3 People to Ignore

April 2, 2014
Marc Lichtenfeld

For many sources of financial information, their agendas aren't clear. Be careful who you listen to and take the time to find the ones you deem trustworthy.

This article is published with permission from InvestmentU.com.

It takes only 5 minutes of watching Fox News or MSNBC to recognize the biases in their reporting. It's obvious and in your face.

But for many sources of financial information, their agendas aren't quite so clear.

If you don't understand where people are coming from, you will end up getting excited about an investment that could be completely wrong for you or even a scam.

Let's look at a few examples of bad information I've come across in just the last week.

Recently, there was a Seeking Alpha article in which the writer interviewed a very bullish Wall Street analyst about MannKind (Nasdaq: MNKD).

Unmentioned in the article is that every one of the 21 companies the analyst covers is an investment banking client. Also ignored in the article is that the analyst's firm led a recent offering of MannKind's stock.

Does knowing that information change your view of the analyst's opinion?

Say what?

Over the weekend, I listened to an awful financial radio show. I'm always listening to the competition since I host Get Rich With Dividends on 1290 WJNO in South Florida. You can also listen to the podcast for free online.

Apparently, the station that this clown was on does not have the same vetting process that mine does. He made 2 statements that had me ranting in my car like a lunatic.

First, he said investors should sell 20% of their stock holdings now because the market had run up more than was expected and since most investors had already exceeded their goals for the past few years, they should take some profits.

Nothing wrong with putting money in the bank, but don't sell just because you made more than the 6% to 8% you expected. An important part of making money in the stock market is letting your winners run.

If you have a stop loss in place that you raise as stocks go higher, you'll get out with a nice profit while giving yourself plenty of opportunity to participate in more upside. You can tighten the stop as the stock rises as well to ensure you capture a large part of the gains. Of course, you can always sell if the fundamentals of the company change.

He also said that the Fed's quantitative easing (QE) program "had absolutely no impact on the economy other than keeping long-term interest rates low." Come again?

Other than employment, interest rates are the most significant influence on the economy. Regardless of whether you agree with QE, it's hard to argue with the fact that the current economy would be in worse shape if interest rates were not as low as they have been over the past few years.

The low interest rates allowed businesses to expand, to acquire other businesses, and to hire new employees. It also fueled the stock market, which helped replenish people's retirement accounts, making them feel wealthier and on the road to spending again.

Why was this guy such a Debbie Downer? Because he sold annuities.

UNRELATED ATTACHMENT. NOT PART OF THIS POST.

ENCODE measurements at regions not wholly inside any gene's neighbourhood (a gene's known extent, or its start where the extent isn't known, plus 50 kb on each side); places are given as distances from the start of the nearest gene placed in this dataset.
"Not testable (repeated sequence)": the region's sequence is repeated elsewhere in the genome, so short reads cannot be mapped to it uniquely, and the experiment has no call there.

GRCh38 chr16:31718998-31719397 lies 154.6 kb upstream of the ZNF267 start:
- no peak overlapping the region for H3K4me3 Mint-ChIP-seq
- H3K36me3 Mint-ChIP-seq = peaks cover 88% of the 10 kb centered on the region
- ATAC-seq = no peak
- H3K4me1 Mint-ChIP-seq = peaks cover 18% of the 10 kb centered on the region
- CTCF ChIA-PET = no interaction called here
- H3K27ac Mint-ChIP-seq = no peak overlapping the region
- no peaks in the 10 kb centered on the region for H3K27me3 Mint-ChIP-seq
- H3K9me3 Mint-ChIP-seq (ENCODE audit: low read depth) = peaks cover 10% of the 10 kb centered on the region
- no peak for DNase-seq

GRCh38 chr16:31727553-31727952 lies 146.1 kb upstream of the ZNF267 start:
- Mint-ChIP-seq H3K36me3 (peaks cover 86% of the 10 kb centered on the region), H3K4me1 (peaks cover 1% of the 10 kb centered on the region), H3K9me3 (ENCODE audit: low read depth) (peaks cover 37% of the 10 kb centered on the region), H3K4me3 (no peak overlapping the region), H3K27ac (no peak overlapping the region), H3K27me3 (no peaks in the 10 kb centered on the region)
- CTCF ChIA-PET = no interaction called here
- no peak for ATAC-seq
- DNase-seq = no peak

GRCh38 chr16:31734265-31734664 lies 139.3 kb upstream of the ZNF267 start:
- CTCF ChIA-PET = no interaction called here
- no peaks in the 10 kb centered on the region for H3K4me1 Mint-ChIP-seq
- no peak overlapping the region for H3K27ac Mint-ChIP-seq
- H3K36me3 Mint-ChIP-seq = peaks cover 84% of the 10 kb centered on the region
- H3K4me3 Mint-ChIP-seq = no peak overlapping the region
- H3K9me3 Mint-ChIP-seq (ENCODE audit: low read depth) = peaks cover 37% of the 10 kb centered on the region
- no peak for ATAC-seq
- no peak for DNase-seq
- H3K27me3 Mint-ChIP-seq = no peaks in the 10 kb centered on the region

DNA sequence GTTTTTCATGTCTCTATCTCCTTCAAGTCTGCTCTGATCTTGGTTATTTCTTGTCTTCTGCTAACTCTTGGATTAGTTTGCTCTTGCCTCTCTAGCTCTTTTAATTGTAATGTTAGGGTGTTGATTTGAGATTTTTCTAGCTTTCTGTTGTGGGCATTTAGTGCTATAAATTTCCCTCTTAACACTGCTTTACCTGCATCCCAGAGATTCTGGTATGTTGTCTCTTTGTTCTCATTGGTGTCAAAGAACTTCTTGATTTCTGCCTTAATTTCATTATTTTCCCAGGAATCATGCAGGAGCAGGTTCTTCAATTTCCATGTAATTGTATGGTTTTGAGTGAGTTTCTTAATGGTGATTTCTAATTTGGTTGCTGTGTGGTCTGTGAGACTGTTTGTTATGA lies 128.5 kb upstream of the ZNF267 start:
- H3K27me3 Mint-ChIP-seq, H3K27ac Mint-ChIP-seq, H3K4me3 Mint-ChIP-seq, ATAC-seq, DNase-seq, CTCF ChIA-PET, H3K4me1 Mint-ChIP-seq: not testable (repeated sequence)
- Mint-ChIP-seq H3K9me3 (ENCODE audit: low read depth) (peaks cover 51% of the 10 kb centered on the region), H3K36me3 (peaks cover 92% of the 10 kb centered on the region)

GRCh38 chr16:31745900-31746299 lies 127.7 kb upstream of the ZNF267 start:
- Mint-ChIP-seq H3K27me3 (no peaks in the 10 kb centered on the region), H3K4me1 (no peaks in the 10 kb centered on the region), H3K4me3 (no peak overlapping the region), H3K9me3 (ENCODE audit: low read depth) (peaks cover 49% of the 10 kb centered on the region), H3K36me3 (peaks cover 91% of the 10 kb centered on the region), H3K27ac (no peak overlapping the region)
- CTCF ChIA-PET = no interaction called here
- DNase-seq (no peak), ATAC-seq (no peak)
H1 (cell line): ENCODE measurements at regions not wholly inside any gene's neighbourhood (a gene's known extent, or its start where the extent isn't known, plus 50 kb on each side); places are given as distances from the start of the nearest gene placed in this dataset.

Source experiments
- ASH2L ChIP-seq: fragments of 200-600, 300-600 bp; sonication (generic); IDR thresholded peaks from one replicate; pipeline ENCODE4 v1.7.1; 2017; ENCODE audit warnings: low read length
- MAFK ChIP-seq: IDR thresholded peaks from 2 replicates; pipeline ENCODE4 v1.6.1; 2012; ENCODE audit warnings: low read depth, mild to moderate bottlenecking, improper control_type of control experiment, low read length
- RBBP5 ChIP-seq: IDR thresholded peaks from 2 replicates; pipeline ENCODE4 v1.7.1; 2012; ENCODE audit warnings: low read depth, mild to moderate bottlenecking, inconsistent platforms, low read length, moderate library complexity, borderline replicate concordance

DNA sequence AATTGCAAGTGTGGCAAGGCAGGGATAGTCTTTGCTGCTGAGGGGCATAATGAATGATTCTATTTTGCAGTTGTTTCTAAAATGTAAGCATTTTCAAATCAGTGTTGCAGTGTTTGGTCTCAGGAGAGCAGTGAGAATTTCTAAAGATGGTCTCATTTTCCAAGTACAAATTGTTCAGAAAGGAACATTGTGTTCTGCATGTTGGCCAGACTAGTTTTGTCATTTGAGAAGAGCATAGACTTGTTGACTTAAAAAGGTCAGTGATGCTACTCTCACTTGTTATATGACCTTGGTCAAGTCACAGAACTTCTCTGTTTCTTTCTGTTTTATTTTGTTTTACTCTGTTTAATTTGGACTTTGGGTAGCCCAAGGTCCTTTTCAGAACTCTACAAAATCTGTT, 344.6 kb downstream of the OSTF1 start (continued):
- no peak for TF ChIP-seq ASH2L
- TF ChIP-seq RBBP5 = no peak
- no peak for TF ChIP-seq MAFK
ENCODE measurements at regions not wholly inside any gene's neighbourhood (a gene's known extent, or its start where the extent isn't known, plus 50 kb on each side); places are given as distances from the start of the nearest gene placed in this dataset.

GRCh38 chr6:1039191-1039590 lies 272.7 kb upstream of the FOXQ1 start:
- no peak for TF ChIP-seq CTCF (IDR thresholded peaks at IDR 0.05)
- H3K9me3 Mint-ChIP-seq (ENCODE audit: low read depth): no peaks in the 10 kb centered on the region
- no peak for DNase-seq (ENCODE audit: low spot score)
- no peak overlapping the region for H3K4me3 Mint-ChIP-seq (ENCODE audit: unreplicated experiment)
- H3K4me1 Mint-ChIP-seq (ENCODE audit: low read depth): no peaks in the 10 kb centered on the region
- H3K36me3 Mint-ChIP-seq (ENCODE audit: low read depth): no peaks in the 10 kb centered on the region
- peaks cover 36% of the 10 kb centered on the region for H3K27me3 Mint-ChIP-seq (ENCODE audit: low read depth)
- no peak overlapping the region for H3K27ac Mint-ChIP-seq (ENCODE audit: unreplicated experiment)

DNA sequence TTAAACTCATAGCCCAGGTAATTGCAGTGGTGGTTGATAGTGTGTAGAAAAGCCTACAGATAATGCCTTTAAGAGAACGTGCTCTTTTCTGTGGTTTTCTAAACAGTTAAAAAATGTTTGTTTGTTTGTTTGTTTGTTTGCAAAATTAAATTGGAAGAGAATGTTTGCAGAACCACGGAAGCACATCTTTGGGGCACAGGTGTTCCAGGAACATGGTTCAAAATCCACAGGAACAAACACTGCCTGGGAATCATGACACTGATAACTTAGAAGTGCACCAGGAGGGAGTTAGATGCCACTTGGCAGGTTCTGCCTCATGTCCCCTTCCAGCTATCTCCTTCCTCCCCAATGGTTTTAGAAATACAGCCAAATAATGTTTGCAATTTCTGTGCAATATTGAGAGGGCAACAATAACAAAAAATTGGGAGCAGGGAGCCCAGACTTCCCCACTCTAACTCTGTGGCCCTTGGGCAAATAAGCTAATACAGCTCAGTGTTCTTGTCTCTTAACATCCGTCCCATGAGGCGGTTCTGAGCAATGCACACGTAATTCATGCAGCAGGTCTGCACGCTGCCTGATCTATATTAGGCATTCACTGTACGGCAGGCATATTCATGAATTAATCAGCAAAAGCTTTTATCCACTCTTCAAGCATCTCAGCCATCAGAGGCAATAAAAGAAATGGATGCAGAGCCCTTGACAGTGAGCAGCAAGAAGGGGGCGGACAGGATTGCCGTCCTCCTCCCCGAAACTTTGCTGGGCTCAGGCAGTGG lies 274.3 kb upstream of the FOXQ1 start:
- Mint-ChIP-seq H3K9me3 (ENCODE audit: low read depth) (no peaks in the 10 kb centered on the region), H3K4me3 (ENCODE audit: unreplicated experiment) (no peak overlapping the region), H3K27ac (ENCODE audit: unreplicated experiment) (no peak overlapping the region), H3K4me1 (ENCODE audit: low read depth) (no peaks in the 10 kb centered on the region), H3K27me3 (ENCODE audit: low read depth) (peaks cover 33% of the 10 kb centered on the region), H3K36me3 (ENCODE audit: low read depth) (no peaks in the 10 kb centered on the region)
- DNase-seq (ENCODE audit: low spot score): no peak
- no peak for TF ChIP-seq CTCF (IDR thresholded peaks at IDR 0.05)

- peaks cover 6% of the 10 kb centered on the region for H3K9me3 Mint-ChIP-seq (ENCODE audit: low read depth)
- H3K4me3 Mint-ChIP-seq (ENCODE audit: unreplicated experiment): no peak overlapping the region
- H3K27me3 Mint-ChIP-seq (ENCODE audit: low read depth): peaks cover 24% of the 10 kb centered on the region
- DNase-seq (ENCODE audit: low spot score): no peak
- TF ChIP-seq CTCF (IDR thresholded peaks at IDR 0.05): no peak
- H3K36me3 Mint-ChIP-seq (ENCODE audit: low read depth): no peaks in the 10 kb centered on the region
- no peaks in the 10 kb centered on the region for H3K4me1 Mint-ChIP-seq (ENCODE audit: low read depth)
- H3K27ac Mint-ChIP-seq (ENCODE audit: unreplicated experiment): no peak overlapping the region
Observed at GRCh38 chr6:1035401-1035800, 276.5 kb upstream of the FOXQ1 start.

He wants to scare investors into thinking that the market and economy are unhealthy. That way, they'll buy his products, which significantly underperform during a bull market.

There's plenty of room for diversity of opinion in discussing the markets, but this guy was an imbecile. It's scary that he's offering financial advice to people.

The pump and dump

Lastly, be very wary of anyone promoting penny stocks. These stocks are easily manipulated. Nearly every week, I receive a 12-page write-up in the mail about a penny stock, usually energy-related but sometimes biotech. The article talks about how much money investors will make if they invest in the featured stock.

If you look very carefully (and take out your magnifying glass), you'll see that the author or the publisher who sent the article was paid by the featured company to write and mail the article—often hundreds of thousands of dollars and millions of shares of the featured company's stock.

What typically happens is that a few thousand investors get excited about the stock based on what they read and buy the stock, driving it higher. As the stock climbs, company insiders and the promotional company that was paid in shares dump their stock at the higher prices.

And those are the ones who are doing it legally. As long as they disclose the relationship with the company, it's allowed.

There are plenty of companies that hire stock promoters to write articles and post things on message boards who never disclose their relationships with the company. You may think you're reading an unbiased opinion of a company, but in reality, the writer is on the company's payroll.

Who to trust?

There are some great analysts and journalists out there who provide excellent information. But unfortunately, there are many bad ones and those who have undisclosed conflicts of interest.

Be careful who you listen to and take your time to find the ones you deem trustworthy.

Marc Lichtenfeld is a senior analyst at Investment U. See more articles by Marc here.

The information contained in this article should not be construed as investment advice or as a solicitation to buy or sell any stock. Nothing published by Physician’s Money Digest should be considered personalized investment advice. Physician’s Money Digest, its writers and editors, and Intellisphere LLC and its employees are not responsible for errors and/or omissions.